A gamma-secretase-like intramembrane cleavage of TNFalpha by the GxGD aspartyl protease SPPL2b.
ABSTRACT Gamma-secretase and signal peptide peptidase (SPP) are unusual GxGD aspartyl proteases, which mediate intramembrane proteolysis. In addition to SPP, a family of SPP-like proteins (SPPLs) of unknown function has been identified. We demonstrate that SPPL2b utilizes multiple intramembrane cleavages to liberate the intracellular domain of tumor necrosis factor alpha (TNFalpha) into the cytosol and the carboxy-terminal counterpart into the extracellular space. These findings suggest common principles for regulated intramembrane proteolysis by GxGD aspartyl proteases.
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ABSTRACT: Rhomboid proteases reside within cellular membranes, but the advantage of this unusual environment is unclear. We discovered membrane immersion allows substrates to be identified in a fundamentally-different way, based initially upon exposing 'masked' conformational dynamics of transmembrane segments rather than sequence-specific binding. EPR and CD spectroscopy revealed that the membrane restrains rhomboid gate and substrate conformation to limit proteolysis. True substrates evolved intrinsically-unstable transmembrane helices that both become unstructured when not supported by the membrane, and facilitate partitioning into the hydrophilic, active-site environment. Accordingly, manipulating substrate and gate dynamics in living cells shifted cleavage sites in a manner incompatible with extended sequence binding, but correlated with a membrane-and-helix-exit propensity scale. Moreover, cleavage of diverse non-substrates was provoked by single-residue changes that destabilize transmembrane helices. Membrane immersion thus bestows rhomboid proteases with the ability to identify substrates primarily based on reading their intrinsic transmembrane dynamics.DOI:http://dx.doi.org/10.7554/eLife.00173.001.eLife Sciences 11/2012; 1:e00173. DOI:10.7554/eLife.00173 · 8.52 Impact Factor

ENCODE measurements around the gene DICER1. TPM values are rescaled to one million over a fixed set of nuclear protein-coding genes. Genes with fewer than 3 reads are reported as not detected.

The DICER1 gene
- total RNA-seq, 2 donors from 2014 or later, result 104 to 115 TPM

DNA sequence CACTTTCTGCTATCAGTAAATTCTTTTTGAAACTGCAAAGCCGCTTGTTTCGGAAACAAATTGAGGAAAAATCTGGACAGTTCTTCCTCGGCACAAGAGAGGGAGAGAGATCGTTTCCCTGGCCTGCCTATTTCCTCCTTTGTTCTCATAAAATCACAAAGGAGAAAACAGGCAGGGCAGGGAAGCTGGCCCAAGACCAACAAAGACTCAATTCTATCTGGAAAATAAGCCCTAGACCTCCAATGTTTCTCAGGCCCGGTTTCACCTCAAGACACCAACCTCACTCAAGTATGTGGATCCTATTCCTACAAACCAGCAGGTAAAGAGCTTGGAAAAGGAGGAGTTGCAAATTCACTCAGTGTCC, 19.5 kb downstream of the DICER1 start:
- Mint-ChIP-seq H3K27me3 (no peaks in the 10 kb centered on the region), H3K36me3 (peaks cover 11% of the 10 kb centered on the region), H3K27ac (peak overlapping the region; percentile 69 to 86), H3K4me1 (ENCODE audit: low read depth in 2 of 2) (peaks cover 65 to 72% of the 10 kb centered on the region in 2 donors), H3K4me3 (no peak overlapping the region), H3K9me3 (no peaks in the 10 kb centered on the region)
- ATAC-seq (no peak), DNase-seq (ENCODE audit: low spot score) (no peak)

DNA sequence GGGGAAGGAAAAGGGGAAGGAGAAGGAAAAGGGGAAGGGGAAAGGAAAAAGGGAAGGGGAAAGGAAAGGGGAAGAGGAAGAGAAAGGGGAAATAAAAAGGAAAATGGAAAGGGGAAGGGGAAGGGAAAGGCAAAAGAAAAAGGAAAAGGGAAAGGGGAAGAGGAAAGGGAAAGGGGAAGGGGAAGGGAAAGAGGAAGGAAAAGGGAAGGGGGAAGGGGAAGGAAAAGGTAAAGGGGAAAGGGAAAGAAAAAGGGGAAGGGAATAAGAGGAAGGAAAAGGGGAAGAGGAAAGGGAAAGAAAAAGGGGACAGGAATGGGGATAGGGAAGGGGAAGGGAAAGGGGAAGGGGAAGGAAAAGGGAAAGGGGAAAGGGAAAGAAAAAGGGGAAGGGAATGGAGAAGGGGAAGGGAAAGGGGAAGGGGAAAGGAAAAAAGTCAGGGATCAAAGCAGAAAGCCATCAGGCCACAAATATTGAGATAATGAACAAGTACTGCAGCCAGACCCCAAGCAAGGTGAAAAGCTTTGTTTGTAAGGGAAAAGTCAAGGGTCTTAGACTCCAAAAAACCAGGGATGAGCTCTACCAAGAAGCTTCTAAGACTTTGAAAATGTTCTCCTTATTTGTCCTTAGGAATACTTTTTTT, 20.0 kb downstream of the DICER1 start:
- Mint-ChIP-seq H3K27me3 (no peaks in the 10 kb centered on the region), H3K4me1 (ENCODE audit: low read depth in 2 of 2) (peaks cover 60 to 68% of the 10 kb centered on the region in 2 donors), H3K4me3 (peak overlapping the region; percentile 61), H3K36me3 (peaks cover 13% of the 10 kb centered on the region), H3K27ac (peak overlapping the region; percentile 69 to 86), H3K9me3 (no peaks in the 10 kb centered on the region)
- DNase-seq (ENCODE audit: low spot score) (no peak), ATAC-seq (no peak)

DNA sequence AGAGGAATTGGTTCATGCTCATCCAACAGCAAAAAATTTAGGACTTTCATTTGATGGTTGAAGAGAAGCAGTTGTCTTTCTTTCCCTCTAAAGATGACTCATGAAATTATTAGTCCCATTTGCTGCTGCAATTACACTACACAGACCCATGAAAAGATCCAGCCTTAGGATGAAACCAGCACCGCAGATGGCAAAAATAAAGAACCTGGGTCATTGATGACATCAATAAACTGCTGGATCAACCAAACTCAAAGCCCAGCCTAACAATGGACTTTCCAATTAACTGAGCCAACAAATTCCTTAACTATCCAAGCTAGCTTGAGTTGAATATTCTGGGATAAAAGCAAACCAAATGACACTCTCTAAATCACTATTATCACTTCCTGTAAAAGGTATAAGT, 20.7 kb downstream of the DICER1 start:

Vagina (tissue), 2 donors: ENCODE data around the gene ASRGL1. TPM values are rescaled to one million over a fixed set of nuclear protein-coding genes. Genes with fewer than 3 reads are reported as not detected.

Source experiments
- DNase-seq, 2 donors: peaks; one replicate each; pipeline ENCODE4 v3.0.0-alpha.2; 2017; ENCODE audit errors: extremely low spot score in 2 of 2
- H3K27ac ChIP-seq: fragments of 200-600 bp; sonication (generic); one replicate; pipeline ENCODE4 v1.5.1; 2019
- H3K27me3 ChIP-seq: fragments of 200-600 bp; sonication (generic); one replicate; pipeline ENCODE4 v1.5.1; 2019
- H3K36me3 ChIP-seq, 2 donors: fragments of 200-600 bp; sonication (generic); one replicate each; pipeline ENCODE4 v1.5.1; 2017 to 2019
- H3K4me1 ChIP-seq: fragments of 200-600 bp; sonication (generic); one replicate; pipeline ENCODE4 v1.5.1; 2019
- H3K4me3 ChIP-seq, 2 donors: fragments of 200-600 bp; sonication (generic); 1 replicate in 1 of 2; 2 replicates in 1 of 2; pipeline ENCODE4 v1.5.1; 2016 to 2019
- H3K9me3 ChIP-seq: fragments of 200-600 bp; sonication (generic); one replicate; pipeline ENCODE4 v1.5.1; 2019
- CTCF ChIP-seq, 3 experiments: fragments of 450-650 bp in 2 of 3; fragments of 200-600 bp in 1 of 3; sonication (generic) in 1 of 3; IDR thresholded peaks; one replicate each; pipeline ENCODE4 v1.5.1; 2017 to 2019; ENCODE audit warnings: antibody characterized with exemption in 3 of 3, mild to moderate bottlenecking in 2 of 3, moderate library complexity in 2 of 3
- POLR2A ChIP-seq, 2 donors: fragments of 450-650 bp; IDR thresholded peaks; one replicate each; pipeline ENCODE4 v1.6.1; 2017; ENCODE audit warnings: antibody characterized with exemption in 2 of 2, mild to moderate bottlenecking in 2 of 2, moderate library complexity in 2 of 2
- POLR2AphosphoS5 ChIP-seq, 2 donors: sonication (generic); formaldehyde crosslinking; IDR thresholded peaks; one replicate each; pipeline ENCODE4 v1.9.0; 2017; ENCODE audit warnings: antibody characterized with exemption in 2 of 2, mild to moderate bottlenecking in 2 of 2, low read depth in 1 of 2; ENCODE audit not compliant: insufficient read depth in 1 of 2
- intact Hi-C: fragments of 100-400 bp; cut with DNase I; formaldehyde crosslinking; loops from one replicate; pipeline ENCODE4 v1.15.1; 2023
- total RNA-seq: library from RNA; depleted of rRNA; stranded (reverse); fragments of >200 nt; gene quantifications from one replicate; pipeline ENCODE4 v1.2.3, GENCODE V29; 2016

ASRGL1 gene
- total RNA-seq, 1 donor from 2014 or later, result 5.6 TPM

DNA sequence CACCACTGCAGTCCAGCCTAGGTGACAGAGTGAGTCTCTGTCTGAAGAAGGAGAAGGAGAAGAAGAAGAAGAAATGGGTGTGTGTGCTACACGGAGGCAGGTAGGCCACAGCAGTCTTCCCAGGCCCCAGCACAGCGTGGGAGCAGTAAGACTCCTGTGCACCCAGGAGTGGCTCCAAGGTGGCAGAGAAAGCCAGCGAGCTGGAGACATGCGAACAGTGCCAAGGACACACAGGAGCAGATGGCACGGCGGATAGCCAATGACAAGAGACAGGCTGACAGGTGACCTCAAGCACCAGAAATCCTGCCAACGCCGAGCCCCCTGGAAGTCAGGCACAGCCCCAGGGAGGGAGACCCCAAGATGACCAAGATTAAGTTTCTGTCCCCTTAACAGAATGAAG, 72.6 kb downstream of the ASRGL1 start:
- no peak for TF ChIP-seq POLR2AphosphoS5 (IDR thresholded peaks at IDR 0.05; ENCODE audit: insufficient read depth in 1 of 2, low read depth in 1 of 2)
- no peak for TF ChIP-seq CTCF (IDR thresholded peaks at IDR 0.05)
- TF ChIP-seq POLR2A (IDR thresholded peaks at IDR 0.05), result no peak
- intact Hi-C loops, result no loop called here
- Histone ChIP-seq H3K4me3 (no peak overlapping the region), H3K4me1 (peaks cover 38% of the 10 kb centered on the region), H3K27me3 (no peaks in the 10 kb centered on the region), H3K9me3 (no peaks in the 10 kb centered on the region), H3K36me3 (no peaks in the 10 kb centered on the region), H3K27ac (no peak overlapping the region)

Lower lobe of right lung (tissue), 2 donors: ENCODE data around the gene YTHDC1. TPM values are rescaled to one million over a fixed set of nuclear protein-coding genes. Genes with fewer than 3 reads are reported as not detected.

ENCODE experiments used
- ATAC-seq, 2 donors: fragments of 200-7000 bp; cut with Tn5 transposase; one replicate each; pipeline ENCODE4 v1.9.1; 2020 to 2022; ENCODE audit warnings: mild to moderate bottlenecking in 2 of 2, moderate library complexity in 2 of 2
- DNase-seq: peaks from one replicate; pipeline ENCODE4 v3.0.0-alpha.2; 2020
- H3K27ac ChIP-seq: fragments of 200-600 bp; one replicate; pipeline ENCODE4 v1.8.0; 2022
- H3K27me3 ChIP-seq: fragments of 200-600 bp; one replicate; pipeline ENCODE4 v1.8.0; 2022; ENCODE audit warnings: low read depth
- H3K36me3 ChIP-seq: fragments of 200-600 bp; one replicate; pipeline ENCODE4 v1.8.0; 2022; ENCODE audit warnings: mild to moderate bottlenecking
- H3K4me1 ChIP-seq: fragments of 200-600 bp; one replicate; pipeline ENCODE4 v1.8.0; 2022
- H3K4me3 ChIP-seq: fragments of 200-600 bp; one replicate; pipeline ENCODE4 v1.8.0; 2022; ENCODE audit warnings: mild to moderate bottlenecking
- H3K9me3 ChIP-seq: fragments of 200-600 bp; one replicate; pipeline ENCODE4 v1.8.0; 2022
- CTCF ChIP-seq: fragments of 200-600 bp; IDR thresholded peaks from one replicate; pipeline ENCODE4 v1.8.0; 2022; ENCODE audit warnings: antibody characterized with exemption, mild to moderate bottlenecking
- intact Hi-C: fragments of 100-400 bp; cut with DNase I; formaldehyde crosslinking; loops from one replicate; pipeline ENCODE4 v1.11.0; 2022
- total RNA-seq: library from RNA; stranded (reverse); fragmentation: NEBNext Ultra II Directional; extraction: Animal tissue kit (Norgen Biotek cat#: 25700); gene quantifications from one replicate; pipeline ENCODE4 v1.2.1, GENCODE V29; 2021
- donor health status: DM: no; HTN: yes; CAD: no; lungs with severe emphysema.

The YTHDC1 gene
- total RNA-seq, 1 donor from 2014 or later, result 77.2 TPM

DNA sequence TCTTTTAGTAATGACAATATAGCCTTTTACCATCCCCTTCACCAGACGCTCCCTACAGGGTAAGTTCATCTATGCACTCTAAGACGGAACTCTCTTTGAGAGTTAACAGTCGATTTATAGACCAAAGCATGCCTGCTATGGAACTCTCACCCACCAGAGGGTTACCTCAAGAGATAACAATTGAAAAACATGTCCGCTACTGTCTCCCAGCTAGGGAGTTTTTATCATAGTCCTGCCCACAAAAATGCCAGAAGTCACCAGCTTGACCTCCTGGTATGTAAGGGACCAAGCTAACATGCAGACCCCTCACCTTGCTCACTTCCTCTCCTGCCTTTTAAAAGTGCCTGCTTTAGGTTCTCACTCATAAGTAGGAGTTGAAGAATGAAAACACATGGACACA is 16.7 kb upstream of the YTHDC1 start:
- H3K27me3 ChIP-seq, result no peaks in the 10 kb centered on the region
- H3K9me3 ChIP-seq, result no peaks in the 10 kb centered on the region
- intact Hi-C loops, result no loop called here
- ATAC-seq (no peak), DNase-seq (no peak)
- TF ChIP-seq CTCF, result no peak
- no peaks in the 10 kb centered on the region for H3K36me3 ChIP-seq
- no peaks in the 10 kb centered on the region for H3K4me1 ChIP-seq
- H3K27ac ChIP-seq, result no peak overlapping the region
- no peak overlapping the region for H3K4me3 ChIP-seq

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ABSTRACT: Accumulations of insoluble deposits of amyloid β-peptide are major pathological hallmarks of Alzheimer disease. Amyloid β-peptide is derived by sequential proteolytic processing from a large type I trans-membrane protein, the β-amyloid precursor protein. The proteolytic enzymes involved in its processing are named secretases. β- and γ-secretase liberate by sequential cleavage the neurotoxic amyloid β-peptide, whereas α-secretase prevents its generation by cleaving within the middle of the amyloid domain. In this chapter we describe the cell biological and biochemical characteristics of the three secretase activities involved in the proteolytic processing of the precursor protein. In addition we outline how the precursor protein maturates and traffics through the secretory pathway to reach the subcellular locations where the individual secretases are preferentially active. Furthermore, we illuminate how neuronal activity and mutations which cause familial Alzheimer disease affect amyloid β-peptide generation and therefore disease onset and progression.Cold Spring Harbor Perspectives in Medicine 05/2012; 2(5):a006270. DOI:10.1101/cshperspect.a006270 · 7.56 Impact Factor
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ABSTRACT: Presenilin is the catalytic component of gamma-secretase, a complex aspartyl protease and a founding member of intramembrane-cleaving proteases. gamma-Secretase is involved in the pathogenesis of Alzheimer's disease and a top target for therapeutic intervention. However, the protease complex processes a variety of transmembrane substrates, including the Notch receptor, raising concerns about toxicity. Nevertheless, gamma-secretase inhibitors and modulators have been identified that allow Notch processing and signaling to continue, and promising compounds are entering clinical trials. Molecular and biochemical studies offer a model for how this protease hydrolyzes transmembrane domains in the confines of the lipid bilayer. Progress has also been made toward structure elucidation of presenilin and the gamma-secretase complex by electron microscopy as well as by studying cysteine-mutant presenilins. The signal peptide peptidase (SPP) family of proteases are distantly related to presenilins. However, the SPPs work as single polypeptides without the need for cofactors and otherwise appear to be simple model systems for presenilin in the gamma-secretase complex. SPP biology, structure, and inhibition will also be discussed.Biological Chemistry 08/2010; 391(8):839-47. DOI:10.1515/BC.2010.086 · 2.69 Impact Factor